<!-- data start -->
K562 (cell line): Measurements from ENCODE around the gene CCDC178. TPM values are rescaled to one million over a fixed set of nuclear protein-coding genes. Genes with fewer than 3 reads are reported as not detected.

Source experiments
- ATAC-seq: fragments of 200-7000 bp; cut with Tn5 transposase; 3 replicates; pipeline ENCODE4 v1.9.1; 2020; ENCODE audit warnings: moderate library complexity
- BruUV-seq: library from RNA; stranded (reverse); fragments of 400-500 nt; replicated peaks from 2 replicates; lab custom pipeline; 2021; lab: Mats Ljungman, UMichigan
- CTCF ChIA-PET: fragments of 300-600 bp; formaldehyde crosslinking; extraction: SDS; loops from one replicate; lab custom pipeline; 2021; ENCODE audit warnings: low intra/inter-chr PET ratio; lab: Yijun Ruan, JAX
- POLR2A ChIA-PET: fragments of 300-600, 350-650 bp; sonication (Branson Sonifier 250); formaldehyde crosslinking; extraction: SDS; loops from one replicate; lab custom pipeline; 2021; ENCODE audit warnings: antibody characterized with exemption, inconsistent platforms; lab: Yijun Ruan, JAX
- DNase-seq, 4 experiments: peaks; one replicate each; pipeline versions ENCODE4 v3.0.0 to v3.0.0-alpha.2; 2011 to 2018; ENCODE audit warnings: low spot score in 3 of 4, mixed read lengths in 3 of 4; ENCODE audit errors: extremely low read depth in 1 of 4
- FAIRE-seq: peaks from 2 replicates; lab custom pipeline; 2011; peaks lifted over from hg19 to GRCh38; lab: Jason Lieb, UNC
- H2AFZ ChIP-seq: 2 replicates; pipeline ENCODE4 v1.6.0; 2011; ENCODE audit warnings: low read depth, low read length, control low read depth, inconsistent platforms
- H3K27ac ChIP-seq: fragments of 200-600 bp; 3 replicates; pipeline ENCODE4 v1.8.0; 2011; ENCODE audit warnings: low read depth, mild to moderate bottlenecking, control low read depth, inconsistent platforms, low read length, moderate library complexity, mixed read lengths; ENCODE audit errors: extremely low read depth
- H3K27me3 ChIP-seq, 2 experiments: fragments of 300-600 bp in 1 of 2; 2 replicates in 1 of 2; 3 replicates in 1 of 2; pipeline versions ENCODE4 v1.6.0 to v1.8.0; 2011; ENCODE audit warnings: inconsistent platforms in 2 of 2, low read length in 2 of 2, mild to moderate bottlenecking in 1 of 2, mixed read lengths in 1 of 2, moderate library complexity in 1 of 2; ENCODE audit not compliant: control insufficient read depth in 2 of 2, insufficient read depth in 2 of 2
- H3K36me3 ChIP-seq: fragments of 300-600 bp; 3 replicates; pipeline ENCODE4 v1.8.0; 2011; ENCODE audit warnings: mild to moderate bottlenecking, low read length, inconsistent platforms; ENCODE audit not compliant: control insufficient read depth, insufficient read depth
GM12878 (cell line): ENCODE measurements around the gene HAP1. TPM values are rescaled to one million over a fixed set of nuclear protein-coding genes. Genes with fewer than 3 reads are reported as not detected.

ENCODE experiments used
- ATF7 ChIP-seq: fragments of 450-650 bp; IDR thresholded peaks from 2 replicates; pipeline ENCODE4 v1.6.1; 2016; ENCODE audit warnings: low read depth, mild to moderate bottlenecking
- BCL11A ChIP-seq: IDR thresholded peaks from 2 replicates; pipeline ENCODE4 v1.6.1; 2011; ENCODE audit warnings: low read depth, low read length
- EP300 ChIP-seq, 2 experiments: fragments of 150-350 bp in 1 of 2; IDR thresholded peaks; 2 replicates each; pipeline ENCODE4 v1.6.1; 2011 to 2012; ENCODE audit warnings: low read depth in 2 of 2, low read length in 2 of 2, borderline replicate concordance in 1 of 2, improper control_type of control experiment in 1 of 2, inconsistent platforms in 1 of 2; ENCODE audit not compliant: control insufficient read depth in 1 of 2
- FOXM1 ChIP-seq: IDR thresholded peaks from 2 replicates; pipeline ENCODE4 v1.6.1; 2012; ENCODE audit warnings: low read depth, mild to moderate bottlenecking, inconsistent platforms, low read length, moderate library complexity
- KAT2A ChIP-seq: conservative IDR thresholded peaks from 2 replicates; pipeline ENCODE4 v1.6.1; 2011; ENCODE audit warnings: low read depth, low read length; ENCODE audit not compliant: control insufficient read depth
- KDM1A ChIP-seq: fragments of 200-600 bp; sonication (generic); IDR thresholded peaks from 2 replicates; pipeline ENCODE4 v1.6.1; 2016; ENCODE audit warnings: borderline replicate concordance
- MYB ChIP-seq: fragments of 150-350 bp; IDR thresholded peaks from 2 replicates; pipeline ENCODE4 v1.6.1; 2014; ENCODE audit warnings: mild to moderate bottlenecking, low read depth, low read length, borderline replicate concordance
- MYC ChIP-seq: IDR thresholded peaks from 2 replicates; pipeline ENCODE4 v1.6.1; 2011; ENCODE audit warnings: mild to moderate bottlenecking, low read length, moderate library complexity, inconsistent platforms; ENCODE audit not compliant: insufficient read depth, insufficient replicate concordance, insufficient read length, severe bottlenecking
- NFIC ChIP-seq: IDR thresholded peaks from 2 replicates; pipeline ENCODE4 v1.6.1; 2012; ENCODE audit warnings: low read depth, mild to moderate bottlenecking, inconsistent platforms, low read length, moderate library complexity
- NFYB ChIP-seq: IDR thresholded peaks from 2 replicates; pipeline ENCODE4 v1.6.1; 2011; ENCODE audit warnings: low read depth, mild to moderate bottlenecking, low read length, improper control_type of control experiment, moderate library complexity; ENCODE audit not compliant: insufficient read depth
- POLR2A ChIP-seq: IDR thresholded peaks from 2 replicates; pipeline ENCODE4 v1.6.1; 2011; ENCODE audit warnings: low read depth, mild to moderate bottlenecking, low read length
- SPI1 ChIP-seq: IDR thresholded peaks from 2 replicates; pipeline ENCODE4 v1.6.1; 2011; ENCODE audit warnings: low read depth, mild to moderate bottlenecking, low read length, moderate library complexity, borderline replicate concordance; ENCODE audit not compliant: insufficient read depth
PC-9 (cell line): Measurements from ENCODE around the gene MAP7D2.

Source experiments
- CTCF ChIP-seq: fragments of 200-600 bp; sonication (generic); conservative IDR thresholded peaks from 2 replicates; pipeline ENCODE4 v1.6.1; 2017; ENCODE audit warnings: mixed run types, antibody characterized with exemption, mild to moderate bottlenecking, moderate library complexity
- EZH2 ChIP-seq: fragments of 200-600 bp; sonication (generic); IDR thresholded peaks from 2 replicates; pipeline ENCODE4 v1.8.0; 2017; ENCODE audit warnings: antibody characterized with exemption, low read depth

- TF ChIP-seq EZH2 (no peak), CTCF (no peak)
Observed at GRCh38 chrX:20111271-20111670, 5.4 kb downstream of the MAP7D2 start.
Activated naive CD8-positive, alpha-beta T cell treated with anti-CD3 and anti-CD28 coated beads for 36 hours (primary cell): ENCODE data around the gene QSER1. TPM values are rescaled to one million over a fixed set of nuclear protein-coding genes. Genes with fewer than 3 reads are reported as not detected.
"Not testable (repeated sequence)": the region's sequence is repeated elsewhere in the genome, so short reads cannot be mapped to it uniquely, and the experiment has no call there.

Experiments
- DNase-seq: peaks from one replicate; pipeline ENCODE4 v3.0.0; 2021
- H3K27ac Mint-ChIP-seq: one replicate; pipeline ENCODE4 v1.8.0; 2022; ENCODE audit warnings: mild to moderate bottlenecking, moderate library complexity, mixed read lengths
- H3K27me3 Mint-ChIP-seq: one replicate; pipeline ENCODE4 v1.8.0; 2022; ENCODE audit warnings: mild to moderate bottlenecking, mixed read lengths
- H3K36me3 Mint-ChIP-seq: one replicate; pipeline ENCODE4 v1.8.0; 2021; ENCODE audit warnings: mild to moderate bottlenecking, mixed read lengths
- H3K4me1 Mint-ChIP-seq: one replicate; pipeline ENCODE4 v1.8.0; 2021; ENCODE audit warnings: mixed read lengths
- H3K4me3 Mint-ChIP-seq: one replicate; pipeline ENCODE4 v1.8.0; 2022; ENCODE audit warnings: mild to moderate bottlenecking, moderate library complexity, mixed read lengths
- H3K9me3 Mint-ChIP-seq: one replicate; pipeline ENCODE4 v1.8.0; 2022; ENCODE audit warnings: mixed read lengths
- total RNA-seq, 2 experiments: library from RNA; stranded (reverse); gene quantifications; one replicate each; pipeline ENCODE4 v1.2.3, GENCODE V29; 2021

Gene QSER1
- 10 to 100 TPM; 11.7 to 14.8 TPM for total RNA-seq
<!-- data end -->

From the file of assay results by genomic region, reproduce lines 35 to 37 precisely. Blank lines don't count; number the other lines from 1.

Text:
Experiments
- DNase-seq: peaks from one replicate; pipeline ENCODE4 v3.0.0; 2021
- H3K27ac Mint-ChIP-seq: one replicate; pipeline ENCODE4 v1.8.0; 2022; ENCODE audit warnings: mild to moderate bottlenecking, moderate library complexity, mixed read lengths